You’ve probably heard of (or maybe even watched) the debut this past week of NBC’s new reality series “Baby Borrowers.’’
As a “social experiment” the British-concept puts five young, unmarried couples to the parenting test. The teens are given a succession of people to care for, infants, toddlers, tweens, teens and senior citizens. The show is sure to be a much needed “birth control” for young people. Think “Scared Abstinent.”
Sure, the motive to prevent teen and unplanned pregnancy is a good one. But what about the very real infants and toddlers being handed over by their very real parents for inept strangers to take care of? Isn’t this verging on parental neglect?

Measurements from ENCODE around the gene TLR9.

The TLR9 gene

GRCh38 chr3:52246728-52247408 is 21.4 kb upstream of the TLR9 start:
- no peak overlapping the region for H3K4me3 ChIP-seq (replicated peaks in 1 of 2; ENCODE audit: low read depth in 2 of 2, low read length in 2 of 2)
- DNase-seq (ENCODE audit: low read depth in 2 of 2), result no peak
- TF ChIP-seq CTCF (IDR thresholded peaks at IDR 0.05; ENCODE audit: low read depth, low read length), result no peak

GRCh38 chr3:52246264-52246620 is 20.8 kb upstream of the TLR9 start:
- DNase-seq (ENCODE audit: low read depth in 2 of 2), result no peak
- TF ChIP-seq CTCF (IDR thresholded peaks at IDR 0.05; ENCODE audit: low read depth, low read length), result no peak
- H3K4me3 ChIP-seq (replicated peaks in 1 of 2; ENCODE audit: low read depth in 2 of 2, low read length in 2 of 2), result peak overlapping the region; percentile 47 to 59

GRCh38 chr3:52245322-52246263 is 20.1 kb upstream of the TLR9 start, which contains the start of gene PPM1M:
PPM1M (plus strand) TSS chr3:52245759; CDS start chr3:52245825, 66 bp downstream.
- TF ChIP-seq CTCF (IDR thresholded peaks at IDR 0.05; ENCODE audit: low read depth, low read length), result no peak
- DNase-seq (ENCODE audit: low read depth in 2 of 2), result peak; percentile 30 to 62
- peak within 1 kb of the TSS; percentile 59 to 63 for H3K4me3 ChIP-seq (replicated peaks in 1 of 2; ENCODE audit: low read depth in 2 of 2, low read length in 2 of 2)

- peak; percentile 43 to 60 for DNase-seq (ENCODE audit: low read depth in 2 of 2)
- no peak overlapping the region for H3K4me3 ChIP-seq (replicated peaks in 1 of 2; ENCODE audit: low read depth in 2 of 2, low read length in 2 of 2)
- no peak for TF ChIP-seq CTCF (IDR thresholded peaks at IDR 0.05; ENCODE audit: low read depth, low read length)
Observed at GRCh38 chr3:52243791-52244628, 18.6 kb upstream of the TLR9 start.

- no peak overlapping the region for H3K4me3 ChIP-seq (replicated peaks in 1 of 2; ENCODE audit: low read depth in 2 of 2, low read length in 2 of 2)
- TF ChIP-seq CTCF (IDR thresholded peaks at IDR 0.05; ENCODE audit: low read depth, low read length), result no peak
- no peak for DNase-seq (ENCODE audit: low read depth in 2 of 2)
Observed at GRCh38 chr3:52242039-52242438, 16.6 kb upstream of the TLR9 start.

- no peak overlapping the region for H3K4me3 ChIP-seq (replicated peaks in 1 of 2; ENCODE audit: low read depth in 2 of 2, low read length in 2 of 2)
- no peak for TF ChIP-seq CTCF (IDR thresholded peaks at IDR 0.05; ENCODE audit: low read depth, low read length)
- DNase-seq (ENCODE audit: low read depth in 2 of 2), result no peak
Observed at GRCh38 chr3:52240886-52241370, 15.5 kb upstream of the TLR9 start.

NBC defends the show by saying a professional nanny is waiting in the wings. Plus, the real parents can monitor “the experiment” on close-circuit TV and can even occasionally step in if things get messy.
Child protection advocates aren’t buying it. Zero to Three: National Center for Infants, Toddlers, and Families cites research on the effect of prolonged separations on small children left in the care of strangers.
Here’s part of Zero to Three’s statement:
“Legitimate social experiments are not conducted on national television or on reality shows. “Baby Borrowers” may have a catchy theme, but it exploits young children with potential harmful consequences. This is no social experiment. It is an extremely misguided endeavor that puts at risk our most vulnerable citizens, young children who need our love and protection.”
Read the entire statement here.
Would love to know what y’all think about this “experiment.” Would you hand over your infant or toddler for such a reality show if, in the end, the show might help prevent teen-age and unplanned pregnancy?